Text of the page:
Posts Tagged ‘Search’

Google Maps Search Results and Local Business Center Analytics

July 25, 2009

Drilling deeper into my Google Local Business Center account analytics has produced some unexpected findings.

Long before there was a Google Local Business Center, I became convinced of the importance of having my website appear consistently atop Google search results for heavily searched keywords.

So much so that I spent several years running my first major website: MarketingPrinciples.com as a test site for what worked and what didn’t within Google.

After testing confirmed a particular strategy or tactic, I would then apply it within the site or a client’s site.

Although MarketingPrinciples.com isn’t the traffic generation machine it once was  – with over 500,000 visitors annually – it still generates some interesting results from my original programming.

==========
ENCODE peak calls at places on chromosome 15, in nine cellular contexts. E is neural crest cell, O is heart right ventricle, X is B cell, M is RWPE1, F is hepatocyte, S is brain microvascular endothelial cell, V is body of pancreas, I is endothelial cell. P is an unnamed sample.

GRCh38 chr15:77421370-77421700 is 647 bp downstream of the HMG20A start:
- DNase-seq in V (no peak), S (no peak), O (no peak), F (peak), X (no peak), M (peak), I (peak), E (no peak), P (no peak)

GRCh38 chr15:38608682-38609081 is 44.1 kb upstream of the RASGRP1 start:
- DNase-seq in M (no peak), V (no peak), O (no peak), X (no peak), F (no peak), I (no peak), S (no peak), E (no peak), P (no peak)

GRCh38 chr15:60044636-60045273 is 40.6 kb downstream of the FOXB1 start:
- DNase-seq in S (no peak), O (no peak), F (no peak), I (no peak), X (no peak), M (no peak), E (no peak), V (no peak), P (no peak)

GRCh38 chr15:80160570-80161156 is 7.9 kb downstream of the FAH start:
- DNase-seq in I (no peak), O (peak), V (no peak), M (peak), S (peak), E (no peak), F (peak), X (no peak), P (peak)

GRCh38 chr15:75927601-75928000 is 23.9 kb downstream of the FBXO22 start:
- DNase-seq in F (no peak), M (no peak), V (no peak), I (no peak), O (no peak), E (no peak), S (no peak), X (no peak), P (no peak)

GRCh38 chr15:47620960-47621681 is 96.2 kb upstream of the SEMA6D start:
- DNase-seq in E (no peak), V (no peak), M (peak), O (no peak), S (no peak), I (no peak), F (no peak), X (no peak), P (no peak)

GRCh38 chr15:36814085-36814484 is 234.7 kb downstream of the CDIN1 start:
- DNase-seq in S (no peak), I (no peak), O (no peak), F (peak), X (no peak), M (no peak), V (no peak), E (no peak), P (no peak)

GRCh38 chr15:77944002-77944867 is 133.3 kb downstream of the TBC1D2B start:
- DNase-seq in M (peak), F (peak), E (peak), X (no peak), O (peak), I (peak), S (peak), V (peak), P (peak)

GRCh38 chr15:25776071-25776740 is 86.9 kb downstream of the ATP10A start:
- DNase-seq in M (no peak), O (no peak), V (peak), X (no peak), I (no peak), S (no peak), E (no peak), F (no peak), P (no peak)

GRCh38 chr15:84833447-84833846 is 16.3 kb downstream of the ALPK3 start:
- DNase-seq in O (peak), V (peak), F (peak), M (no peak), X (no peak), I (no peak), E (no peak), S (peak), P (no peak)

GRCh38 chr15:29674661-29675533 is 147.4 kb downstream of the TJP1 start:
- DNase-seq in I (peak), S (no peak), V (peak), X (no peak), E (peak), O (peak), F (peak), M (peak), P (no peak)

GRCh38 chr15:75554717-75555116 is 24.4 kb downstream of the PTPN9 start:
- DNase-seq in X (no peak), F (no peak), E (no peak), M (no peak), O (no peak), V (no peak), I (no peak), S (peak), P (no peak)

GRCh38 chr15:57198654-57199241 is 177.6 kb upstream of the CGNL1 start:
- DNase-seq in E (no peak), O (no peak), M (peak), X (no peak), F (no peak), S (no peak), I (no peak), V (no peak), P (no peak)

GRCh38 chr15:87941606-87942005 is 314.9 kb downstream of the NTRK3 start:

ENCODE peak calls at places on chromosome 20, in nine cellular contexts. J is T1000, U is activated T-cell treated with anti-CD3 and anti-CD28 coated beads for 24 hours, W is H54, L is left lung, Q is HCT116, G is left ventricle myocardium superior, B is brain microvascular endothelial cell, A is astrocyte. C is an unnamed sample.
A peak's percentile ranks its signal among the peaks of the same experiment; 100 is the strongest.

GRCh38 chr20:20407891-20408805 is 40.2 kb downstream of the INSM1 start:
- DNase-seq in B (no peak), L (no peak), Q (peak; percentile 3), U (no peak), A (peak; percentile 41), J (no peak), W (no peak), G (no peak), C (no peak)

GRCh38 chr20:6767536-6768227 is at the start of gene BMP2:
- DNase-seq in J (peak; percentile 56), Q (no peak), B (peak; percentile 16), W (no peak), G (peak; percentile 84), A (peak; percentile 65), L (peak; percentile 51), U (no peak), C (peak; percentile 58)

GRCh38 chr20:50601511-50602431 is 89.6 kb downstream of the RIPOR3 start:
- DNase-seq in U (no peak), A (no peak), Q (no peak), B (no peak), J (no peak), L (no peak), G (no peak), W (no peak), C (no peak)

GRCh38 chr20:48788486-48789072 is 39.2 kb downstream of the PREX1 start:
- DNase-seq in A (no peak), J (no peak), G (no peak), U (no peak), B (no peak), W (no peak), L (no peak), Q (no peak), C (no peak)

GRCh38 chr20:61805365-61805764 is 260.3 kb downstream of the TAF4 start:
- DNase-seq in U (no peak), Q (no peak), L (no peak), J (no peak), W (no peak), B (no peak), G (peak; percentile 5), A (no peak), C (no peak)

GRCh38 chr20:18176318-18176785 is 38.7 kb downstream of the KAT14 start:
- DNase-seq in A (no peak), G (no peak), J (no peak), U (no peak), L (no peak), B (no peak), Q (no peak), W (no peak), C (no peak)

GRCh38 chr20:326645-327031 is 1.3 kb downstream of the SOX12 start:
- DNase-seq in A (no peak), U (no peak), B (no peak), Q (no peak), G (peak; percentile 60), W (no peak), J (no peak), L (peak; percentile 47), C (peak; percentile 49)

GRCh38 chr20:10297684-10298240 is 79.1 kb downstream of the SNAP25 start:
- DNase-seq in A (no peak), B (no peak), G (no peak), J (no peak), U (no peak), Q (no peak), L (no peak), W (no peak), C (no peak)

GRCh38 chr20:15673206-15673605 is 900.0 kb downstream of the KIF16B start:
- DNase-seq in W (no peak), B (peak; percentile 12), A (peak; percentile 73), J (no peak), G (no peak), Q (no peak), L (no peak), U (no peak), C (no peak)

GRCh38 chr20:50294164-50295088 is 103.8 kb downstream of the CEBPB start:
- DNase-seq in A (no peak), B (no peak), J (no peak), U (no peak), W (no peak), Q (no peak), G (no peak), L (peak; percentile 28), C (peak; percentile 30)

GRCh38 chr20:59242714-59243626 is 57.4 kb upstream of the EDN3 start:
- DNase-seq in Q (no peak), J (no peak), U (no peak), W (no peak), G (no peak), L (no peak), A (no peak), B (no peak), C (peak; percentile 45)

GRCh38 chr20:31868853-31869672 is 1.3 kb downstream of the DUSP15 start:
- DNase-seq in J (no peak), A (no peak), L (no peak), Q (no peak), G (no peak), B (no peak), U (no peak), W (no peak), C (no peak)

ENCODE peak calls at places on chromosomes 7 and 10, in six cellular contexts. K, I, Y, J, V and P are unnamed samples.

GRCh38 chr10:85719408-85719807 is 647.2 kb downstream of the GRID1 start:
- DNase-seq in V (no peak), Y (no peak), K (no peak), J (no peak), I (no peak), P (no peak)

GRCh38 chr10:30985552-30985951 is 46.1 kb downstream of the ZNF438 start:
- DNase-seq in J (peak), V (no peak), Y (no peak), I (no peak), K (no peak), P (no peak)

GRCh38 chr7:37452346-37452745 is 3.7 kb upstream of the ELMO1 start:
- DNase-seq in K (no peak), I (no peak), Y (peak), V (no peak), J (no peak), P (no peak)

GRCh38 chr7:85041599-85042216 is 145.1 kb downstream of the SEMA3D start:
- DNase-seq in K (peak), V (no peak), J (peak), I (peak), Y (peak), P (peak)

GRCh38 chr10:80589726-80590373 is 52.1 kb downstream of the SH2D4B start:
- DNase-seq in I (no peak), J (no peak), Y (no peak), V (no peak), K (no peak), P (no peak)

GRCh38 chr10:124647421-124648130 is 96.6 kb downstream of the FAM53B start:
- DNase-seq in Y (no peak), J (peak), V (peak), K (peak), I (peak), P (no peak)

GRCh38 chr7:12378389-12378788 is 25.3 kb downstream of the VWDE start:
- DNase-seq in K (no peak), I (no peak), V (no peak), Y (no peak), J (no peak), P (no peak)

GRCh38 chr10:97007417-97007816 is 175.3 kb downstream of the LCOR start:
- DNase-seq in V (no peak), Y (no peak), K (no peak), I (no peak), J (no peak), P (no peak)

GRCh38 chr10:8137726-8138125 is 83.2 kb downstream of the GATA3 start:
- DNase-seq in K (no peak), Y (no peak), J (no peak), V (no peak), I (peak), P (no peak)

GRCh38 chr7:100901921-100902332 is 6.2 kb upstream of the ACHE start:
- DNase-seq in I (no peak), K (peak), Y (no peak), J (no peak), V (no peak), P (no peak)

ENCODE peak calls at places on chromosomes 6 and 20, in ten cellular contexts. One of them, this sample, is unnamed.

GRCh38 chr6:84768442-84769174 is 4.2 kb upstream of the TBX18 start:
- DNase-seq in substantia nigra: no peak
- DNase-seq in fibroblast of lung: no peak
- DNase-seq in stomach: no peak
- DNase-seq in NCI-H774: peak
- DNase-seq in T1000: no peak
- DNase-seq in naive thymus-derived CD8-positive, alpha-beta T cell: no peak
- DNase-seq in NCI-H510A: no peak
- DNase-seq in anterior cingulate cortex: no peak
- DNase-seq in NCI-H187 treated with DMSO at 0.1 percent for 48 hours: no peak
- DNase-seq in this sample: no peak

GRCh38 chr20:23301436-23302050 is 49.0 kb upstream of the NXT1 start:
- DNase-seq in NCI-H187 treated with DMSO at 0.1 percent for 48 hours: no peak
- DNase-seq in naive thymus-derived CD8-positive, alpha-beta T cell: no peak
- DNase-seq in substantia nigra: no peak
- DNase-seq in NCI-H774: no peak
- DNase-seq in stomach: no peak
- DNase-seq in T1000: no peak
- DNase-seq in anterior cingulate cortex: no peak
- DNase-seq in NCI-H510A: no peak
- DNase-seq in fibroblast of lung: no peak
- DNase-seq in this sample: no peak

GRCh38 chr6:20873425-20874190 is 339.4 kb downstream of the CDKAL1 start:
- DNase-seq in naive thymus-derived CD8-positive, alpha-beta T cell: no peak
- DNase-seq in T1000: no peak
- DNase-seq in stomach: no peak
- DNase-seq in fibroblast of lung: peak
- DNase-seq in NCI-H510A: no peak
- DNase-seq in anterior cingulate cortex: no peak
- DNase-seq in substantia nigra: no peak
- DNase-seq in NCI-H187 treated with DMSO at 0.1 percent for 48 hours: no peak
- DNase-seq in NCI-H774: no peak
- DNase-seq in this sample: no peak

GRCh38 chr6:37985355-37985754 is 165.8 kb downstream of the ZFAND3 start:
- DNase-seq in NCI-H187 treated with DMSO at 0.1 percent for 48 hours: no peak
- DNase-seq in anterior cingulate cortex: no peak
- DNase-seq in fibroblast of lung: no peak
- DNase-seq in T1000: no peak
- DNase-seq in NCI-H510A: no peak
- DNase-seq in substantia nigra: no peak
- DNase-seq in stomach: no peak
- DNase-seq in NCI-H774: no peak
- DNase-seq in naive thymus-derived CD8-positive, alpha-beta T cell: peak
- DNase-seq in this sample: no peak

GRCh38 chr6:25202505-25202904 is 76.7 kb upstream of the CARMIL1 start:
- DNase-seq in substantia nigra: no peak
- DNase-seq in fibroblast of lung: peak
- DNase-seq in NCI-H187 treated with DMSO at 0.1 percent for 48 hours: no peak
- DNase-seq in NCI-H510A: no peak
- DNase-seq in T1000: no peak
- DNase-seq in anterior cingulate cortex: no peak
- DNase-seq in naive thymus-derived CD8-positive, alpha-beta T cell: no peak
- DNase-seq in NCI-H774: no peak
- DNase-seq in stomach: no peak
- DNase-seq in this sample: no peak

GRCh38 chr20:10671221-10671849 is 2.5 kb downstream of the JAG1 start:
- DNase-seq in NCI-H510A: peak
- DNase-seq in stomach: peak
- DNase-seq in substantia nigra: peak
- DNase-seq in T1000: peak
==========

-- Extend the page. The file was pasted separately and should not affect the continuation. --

Most notably – MarketingPrinciples – according to my Google Local Business Center analytics appears first for “google search” in Google Maps queries  – above Google’s office locations.

Google Maps Google Search

Google Maps Google Search

Granted, the search query isn’t exactly a barn burner for producing clients for my marketing consulting practice.

However as a result of my early research and trials, my site and brand are receiving approximately 50,000 impressions from across the United States annually.

Google Local Business Center Analytics

Google Local Business Center Analytics

I think the results are acceptable for a guy and his laptop.

An aside: I searched for “google search” in Google Maps from several different computers with different IP addresses and got the same results.

What does your Google Maps search for “google search” produce?